Thursday, June 19, 2008

Thoughts on Back Health

Those who think of hypertrophy around the lumbar spine as a marker of back health or view it as a training goal are misguided. Absolute spinal erector strength doesn't necessarily protect your back from anything; skilled movement patterns are more likely to do that. Back health (from a sagittal plane standpoint) is about control of torso orientation and alignment, while moving within the context of gravity. It is about understanding the difference between spine flexion/extension and hip flexion/extension. It is about limiting shear, torque and compressive forces over time, while maximizing strength and mobility of the lower extremities. Back health starts from the ground up, not in the back musculature.

4 comments:

climber511 said...

What are your thoughts on flexibility (or lack of) - especially in the hamstrings and hip musculature as it affects lower spine health and movement?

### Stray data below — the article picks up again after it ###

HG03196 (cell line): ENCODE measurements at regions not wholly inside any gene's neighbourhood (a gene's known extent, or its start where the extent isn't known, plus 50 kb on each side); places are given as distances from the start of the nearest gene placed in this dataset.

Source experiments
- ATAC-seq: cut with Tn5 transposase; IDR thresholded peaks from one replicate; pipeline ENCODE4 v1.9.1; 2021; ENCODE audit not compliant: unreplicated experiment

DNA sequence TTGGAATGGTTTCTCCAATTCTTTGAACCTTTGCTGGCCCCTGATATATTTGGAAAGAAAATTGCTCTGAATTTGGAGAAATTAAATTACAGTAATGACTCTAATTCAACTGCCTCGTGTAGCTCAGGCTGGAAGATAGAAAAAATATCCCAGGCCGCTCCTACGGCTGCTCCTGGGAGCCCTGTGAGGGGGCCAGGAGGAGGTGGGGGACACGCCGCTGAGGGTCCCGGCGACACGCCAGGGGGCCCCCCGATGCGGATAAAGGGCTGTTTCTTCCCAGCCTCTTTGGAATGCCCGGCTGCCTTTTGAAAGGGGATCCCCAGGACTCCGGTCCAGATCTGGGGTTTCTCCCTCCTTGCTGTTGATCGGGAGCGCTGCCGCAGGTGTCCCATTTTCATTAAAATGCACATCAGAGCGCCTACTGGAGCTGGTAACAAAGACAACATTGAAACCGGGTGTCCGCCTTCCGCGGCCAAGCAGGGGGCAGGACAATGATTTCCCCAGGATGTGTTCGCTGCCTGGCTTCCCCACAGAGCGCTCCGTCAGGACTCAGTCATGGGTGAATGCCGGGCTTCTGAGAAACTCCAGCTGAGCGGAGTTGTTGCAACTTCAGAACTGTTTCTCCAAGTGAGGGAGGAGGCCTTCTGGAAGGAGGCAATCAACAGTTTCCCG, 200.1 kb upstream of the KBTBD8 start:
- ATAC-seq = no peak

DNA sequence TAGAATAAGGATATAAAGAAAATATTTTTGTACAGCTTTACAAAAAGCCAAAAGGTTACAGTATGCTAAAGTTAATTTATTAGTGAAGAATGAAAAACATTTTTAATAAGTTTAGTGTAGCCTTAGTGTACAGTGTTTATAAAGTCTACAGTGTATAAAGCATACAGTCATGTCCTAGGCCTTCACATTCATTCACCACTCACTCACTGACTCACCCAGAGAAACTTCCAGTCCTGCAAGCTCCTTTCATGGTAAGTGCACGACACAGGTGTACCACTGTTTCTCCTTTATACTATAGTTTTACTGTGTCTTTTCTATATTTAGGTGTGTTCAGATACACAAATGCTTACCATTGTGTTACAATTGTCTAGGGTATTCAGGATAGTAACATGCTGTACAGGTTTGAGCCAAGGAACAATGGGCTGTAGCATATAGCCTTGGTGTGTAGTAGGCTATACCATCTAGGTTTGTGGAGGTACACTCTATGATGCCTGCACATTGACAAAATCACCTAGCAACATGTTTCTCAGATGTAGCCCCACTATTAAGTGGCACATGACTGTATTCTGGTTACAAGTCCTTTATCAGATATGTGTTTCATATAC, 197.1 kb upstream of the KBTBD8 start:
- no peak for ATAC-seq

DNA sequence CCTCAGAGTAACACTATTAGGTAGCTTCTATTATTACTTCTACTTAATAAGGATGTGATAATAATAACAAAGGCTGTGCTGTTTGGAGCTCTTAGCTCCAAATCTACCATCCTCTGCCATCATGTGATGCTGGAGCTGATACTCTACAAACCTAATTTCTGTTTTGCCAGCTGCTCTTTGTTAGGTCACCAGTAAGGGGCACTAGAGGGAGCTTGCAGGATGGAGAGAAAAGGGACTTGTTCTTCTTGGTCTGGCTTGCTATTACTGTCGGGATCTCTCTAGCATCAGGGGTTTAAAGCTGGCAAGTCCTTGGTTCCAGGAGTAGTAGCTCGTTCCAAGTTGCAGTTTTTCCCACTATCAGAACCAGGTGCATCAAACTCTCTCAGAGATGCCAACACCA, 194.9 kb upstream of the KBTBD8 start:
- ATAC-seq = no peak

whatupdun said...

This may be a silly question, but I'm curious nonetheless:

Two people had identical "understanding the difference between spine flexion/extension and hip flexion/extension . . . [ability to limit] shear, torque and compressive forces over time, while maximizing strength and mobility of the lower extremities" would a person with greater posterior muscle mass be at an advantage compared to someone with less mass? Another possibly silly question is at what point could the extra mass be less advantageous if the quoted qualities were exceptional?

The Iron Maven said...

Hip mobility, or lack thereof, profoundly affects lower spine health over time. Excess spine movement and loading due to hip immobility is, in my opinion, a primary cause of back pain and dysfunction.

The Iron Maven said...

Mass isn't necessarily indicative of functional strength (isometric or concentric), control or coordination, so I think it is hard to say that more mass could confer an advantage, particularly with regard to the posterior torso muscles. It could be a disadvantage if normal segmental movement is limited with specific movement skills. It is unlikely to be a disadvantage with pure lifting tasks, but I don't think it necessarily confers an advantage; it just means that person gains mass more readily.